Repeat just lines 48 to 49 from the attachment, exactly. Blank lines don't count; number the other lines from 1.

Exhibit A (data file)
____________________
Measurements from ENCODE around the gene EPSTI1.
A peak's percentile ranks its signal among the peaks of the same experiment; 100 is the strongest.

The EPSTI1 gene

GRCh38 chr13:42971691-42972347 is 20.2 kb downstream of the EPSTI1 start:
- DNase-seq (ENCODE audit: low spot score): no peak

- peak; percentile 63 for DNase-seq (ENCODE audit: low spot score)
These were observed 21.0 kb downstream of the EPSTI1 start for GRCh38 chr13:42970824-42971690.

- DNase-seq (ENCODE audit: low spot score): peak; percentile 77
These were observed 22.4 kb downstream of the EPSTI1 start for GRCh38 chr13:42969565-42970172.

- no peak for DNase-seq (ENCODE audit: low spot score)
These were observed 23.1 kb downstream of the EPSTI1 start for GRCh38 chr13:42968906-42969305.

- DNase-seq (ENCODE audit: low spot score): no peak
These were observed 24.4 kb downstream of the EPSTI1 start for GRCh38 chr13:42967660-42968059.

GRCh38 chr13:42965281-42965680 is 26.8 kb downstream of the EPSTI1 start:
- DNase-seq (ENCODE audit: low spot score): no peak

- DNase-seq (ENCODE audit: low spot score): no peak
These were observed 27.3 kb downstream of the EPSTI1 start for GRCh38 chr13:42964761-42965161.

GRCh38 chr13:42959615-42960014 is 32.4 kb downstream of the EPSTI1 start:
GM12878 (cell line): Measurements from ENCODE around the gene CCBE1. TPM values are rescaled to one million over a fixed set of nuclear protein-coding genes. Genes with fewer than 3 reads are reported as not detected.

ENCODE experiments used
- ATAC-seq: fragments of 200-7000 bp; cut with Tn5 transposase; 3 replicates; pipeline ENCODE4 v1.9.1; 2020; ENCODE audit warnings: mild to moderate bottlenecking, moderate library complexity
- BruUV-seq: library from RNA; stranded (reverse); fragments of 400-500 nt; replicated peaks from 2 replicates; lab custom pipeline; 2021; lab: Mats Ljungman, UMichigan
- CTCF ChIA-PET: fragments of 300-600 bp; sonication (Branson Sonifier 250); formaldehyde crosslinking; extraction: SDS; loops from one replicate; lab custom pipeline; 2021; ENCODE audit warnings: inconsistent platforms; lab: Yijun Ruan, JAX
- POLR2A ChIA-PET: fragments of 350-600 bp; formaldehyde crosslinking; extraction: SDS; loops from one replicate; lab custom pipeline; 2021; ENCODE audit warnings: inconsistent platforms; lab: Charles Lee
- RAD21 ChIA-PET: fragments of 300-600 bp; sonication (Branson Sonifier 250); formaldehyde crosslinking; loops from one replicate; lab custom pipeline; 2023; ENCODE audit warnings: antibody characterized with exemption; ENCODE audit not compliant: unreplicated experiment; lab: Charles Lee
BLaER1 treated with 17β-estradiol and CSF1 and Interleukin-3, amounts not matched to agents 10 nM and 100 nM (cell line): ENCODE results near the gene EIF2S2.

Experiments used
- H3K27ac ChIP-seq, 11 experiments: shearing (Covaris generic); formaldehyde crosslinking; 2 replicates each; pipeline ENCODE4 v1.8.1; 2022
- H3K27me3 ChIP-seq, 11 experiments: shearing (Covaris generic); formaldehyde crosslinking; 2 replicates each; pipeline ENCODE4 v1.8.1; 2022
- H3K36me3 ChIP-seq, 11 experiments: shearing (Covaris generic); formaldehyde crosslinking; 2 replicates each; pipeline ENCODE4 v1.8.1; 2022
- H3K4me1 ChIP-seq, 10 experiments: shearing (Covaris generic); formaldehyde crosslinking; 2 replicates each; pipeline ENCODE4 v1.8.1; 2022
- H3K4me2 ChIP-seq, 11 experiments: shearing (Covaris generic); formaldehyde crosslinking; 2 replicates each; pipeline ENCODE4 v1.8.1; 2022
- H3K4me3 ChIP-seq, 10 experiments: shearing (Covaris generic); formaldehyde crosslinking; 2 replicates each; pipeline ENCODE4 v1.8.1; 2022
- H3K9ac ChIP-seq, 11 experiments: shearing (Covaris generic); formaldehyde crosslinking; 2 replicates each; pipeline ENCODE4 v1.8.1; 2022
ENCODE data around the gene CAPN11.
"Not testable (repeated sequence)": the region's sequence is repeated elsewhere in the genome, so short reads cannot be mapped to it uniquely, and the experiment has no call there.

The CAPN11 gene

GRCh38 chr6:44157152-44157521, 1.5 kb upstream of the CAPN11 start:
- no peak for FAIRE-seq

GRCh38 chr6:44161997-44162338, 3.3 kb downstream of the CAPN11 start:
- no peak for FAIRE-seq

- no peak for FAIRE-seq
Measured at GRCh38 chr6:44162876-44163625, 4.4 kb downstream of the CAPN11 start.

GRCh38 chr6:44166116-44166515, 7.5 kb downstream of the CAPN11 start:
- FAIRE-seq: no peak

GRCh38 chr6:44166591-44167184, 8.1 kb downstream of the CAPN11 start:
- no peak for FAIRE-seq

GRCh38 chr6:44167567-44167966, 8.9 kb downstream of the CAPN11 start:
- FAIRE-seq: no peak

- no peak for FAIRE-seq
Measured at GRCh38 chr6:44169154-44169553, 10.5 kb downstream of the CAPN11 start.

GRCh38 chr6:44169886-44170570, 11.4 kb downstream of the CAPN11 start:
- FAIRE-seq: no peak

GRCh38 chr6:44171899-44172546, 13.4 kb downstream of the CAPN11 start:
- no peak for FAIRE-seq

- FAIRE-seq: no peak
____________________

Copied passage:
GRCh38 chr6:44167567-44167966, 8.9 kb downstream of the CAPN11 start:
- FAIRE-seq: no peak